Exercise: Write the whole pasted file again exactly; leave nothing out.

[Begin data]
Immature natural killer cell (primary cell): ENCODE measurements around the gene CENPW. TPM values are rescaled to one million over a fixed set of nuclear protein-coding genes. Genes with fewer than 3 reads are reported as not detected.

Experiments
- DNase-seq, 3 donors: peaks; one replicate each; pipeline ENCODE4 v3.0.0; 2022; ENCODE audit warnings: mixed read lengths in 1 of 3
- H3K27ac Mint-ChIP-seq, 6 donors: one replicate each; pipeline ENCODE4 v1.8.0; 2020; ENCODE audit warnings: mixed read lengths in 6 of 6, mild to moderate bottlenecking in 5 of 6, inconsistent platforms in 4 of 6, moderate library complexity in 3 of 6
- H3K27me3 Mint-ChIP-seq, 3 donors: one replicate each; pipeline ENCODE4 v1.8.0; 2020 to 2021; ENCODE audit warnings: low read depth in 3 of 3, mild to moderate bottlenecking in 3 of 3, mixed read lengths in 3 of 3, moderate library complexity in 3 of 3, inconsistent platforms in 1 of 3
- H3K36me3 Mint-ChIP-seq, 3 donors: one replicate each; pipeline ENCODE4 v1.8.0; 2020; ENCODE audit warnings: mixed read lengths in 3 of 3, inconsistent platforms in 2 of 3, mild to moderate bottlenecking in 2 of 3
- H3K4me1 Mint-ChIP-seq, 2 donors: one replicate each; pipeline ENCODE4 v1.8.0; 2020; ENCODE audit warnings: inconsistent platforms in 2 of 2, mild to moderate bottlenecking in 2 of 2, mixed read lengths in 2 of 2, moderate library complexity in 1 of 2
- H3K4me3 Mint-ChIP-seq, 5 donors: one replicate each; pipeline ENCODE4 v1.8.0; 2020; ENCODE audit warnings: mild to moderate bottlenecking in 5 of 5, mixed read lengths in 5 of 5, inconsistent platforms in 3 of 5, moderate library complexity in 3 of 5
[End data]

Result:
Immature natural killer cell (primary cell): ENCODE measurements around the gene CENPW. TPM values are rescaled to one million over a fixed set of nuclear protein-coding genes. Genes with fewer than 3 reads are reported as not detected.

Experiments
- DNase-seq, 3 donors: peaks; one replicate each; pipeline ENCODE4 v3.0.0; 2022; ENCODE audit warnings: mixed read lengths in 1 of 3
- H3K27ac Mint-ChIP-seq, 6 donors: one replicate each; pipeline ENCODE4 v1.8.0; 2020; ENCODE audit warnings: mixed read lengths in 6 of 6, mild to moderate bottlenecking in 5 of 6, inconsistent platforms in 4 of 6, moderate library complexity in 3 of 6
- H3K27me3 Mint-ChIP-seq, 3 donors: one replicate each; pipeline ENCODE4 v1.8.0; 2020 to 2021; ENCODE audit warnings: low read depth in 3 of 3, mild to moderate bottlenecking in 3 of 3, mixed read lengths in 3 of 3, moderate library complexity in 3 of 3, inconsistent platforms in 1 of 3
- H3K36me3 Mint-ChIP-seq, 3 donors: one replicate each; pipeline ENCODE4 v1.8.0; 2020; ENCODE audit warnings: mixed read lengths in 3 of 3, inconsistent platforms in 2 of 3, mild to moderate bottlenecking in 2 of 3
- H3K4me1 Mint-ChIP-seq, 2 donors: one replicate each; pipeline ENCODE4 v1.8.0; 2020; ENCODE audit warnings: inconsistent platforms in 2 of 2, mild to moderate bottlenecking in 2 of 2, mixed read lengths in 2 of 2, moderate library complexity in 1 of 2
- H3K4me3 Mint-ChIP-seq, 5 donors: one replicate each; pipeline ENCODE4 v1.8.0; 2020; ENCODE audit warnings: mild to moderate bottlenecking in 5 of 5, mixed read lengths in 5 of 5, inconsistent platforms in 3 of 5, moderate library complexity in 3 of 5